Today, we publish a discussion with Sporting KC assistant coach John Pascarella. Pascarella is responsible for much of the technical preparation and tactical work for the Livestronglies. He and head coach Peter Vermes played club ball together and KC front office media man Josh Wisenhunt comments Pascarella is revered by the team, especially goalkeeper Jimmy Neilsen (Pascarella has a big hand in training the goalkeepers during practice.)
The reason we sought out John? His wife was responsible for the CJ Sapong draft pick. Actually, let’s wait on that for a minute.
The real reason?
The MLS Cup final thesis that is percolating over here at the TSG Hall of Justice?
Well, just take a look at our first question…
TSG: Okay, John, here’s why I wanted to get in touch.
I want to pick the Dynamo as my MLS Cup victor.
Here’s the reasoning I have in my head.
Sporting KC attacked the Dynamo with three very quick, very adept forwards who got a decent amount of service and they didn’t score. Now, here you’ve got LA with an older–despite what John Harkes says–Robbie Keane coming off two international games, Mike Magee and “some other guy” because Chad Barrett is out.
If Houston held KC to a goose egg, why can’t they do the same with LA?
Why shouldn’t I pick Houston?
John: Well, to be honest with you, I think it’s a pretty good pick.
I think the game is going to be a toss-up. I just think that what the Dynamo are very, very good at is getting a team to play their style of game, their tempo of a game–which is what happened against us.
And once that happens they are very good at playing that game. It’s not a bad game or an ugly game of soccer. But it’s a very physical brand of soccer.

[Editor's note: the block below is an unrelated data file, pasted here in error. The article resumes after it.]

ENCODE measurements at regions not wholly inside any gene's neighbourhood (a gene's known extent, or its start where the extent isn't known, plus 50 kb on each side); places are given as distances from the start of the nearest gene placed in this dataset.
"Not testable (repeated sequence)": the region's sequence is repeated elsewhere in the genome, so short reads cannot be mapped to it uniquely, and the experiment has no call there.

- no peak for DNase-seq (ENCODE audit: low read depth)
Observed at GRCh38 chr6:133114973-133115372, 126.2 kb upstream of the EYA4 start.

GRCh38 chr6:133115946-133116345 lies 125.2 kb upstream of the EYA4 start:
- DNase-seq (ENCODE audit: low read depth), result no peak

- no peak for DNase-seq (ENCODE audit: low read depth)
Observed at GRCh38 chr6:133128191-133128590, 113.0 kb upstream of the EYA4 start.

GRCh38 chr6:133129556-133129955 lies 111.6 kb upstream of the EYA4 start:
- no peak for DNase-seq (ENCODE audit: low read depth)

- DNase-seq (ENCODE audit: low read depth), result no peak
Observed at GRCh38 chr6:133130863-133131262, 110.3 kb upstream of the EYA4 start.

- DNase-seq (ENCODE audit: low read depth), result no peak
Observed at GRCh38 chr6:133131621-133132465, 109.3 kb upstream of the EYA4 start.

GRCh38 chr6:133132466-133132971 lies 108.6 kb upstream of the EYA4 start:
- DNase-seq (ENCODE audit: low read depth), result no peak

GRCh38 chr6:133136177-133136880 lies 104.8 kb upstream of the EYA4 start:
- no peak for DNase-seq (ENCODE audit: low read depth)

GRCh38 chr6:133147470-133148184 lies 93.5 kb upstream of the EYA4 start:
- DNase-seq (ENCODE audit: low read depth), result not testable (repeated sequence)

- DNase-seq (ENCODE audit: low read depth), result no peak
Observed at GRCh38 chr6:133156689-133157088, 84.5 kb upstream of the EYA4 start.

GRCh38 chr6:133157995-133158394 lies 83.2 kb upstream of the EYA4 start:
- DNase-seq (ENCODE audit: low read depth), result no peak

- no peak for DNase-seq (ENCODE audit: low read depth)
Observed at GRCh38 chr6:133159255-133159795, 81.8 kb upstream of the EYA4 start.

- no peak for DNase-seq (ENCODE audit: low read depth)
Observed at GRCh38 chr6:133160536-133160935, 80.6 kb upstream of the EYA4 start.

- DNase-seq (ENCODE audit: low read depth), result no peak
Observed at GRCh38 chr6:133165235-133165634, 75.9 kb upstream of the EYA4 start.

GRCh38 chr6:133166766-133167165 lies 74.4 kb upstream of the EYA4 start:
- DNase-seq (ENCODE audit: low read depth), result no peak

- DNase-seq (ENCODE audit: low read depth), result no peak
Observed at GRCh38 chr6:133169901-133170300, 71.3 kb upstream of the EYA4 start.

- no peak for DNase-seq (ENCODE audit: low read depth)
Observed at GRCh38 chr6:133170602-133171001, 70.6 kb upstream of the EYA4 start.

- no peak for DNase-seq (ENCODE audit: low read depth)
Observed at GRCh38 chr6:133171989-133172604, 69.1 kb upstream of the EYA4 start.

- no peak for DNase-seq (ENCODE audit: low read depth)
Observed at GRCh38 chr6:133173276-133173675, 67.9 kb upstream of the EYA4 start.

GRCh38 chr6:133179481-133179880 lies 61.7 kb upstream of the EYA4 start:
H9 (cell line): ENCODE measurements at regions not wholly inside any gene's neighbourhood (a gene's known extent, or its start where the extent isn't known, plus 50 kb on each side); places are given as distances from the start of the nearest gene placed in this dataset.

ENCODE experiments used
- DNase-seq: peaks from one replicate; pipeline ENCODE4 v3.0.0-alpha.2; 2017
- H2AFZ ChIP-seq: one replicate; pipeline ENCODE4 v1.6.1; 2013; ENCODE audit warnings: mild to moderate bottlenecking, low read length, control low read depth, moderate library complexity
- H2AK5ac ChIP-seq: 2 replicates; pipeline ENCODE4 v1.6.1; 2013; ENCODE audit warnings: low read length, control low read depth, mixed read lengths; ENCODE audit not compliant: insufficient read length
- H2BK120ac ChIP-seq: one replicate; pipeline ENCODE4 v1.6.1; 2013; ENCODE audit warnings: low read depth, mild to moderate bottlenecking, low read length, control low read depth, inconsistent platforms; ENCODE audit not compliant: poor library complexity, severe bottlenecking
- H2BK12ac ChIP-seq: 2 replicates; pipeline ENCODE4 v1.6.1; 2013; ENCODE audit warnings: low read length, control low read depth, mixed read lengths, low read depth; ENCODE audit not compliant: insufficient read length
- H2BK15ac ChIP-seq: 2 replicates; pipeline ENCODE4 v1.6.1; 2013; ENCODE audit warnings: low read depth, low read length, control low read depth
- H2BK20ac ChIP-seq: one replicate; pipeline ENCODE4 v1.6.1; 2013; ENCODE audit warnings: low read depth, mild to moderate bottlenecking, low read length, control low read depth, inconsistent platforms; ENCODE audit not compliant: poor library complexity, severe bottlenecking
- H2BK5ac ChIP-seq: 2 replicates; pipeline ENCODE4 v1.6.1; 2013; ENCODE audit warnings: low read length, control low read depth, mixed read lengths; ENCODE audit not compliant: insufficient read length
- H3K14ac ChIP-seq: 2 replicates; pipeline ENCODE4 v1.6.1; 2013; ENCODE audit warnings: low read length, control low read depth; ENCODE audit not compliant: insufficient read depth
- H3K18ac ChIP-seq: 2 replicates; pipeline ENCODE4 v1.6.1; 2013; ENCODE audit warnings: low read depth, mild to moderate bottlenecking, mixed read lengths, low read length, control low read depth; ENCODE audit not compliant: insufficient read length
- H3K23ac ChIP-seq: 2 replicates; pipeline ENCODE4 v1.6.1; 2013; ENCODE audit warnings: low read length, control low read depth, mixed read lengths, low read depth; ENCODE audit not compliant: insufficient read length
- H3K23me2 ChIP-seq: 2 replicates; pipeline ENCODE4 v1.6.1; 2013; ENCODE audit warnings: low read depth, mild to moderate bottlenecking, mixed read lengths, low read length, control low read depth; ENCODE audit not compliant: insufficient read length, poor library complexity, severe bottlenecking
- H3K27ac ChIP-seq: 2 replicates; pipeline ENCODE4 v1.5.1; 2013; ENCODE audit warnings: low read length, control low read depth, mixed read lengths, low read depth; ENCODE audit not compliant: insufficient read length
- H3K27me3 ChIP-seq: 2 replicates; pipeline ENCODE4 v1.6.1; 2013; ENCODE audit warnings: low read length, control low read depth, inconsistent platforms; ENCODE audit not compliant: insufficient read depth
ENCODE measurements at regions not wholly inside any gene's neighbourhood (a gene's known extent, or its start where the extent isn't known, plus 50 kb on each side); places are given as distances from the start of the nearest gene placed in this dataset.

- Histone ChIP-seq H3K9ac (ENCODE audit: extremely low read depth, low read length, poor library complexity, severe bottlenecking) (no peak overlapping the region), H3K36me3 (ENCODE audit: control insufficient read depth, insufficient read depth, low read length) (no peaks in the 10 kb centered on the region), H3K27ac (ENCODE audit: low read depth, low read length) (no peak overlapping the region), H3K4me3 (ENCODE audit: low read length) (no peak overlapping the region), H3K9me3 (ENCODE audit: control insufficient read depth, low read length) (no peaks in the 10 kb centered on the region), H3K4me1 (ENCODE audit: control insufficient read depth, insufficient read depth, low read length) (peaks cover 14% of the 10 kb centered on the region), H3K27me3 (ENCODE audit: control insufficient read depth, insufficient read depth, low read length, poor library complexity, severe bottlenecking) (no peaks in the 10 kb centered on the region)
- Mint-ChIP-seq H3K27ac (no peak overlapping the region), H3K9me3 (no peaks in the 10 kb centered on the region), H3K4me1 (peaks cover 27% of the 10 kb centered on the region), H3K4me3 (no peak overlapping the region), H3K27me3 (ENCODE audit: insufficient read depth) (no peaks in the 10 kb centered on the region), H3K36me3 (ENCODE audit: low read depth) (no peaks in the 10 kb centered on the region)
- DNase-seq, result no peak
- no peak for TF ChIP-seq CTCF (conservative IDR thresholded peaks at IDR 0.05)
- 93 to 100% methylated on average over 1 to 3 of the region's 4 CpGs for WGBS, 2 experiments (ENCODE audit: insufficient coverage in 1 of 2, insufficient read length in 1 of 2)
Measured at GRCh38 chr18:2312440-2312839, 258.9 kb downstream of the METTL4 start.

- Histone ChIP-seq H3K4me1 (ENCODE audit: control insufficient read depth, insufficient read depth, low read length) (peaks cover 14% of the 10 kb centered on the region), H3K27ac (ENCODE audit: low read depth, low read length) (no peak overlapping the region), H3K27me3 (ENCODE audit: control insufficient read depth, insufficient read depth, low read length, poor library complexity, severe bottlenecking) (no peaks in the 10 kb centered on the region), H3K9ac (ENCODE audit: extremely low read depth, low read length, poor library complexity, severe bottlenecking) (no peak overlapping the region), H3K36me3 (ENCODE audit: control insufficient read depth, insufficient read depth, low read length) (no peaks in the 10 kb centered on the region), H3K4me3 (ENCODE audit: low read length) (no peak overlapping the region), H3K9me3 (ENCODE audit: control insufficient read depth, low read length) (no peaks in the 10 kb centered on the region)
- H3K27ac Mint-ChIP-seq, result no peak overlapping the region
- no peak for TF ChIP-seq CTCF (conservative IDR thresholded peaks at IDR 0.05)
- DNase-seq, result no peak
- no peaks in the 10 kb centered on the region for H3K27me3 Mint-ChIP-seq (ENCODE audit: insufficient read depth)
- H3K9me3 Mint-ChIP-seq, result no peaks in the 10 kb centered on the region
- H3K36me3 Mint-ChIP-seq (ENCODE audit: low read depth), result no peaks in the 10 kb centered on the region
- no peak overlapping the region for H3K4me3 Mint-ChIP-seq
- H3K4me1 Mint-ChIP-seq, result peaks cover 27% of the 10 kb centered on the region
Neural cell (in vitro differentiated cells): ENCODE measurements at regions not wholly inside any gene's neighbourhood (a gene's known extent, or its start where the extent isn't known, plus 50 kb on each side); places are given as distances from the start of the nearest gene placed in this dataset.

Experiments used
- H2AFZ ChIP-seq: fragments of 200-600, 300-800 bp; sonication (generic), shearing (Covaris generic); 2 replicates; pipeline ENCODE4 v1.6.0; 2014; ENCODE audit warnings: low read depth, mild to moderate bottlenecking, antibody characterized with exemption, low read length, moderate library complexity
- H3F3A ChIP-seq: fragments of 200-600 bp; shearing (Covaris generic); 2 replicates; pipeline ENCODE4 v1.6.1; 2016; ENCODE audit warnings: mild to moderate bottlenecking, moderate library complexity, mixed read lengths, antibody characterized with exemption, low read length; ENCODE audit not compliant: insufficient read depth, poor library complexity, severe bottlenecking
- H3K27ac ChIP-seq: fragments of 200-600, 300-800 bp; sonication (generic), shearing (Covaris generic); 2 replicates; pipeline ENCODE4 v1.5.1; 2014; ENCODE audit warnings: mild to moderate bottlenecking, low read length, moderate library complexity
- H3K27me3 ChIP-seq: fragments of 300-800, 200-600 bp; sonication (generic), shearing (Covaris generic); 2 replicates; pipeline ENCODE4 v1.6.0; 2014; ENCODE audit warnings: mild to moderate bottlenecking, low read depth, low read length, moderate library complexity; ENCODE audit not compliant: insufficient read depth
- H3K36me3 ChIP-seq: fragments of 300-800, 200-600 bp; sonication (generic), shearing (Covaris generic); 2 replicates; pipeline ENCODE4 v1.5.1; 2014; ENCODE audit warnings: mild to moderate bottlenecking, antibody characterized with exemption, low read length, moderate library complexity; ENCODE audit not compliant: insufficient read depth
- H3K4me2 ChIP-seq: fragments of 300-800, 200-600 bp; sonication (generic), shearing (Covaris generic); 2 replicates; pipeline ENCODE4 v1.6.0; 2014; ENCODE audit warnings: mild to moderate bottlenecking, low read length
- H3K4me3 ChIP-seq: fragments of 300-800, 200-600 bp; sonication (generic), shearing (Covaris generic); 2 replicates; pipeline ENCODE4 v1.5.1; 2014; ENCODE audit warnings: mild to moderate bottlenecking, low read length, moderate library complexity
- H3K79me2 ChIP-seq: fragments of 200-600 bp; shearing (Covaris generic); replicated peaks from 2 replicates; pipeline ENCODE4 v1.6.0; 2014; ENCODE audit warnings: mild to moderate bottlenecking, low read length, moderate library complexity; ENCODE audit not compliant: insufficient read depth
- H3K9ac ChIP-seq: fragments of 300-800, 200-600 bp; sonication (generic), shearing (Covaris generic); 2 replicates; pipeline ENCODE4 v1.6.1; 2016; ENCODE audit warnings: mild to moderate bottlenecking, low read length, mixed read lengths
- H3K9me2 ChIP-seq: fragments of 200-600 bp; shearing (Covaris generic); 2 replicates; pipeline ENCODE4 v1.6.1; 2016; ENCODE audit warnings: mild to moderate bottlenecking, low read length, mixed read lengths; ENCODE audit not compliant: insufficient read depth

They knock the ball around well. They play to their strength which is Chinger [Brian Ching] up top obviously. Davis’s service has been strong, but of course he may not play, but they’ve got other guys.
Their team is very experienced. If they get you playing at their tempo, their team is very strong…and then they end up being very dangerous in attack that way.
You know your pick is not a bad one. It would be hard to go against it.
TSG: Ok, I get they control the game. But how did you guys attempt to speed it up, open it up–which I imagine was the strategy–and how did you not find your way through? What did you try to tweak during the game or try to solve to change that tempo?
John: Well, what we did was play into their hands by trying to play too direct.
If we had played a little bit more on the floor and if we would have connected through the midfield we would have had more success.
Where I think we were naive is that we tried to bypass the midfield and play direct to the forwards and I think that their back four handled that very very well that day and, to be fair, I think they handle that type of pressure very very well in general.
We would have been, in my opinion and the coaching staff’s opinion, more successful if we had kept the ball on the floor and tried to play through them rather than go by air.
TSG: So in getting to LA, if you shut down Beckham with [Corey] Ashe or Danny Cruz–or, wait, do you almost want to let that happen because now if you’re Beckham you’re knocking the ball into a bunch of trees and that’s not going to be successful?
John: You know what, I think if Beckham is given time to serve, I think he’s very accurate with his service–that’s a different story from what we were trying to do or what we ended up doing. Our forwards had to chase the ball a little more.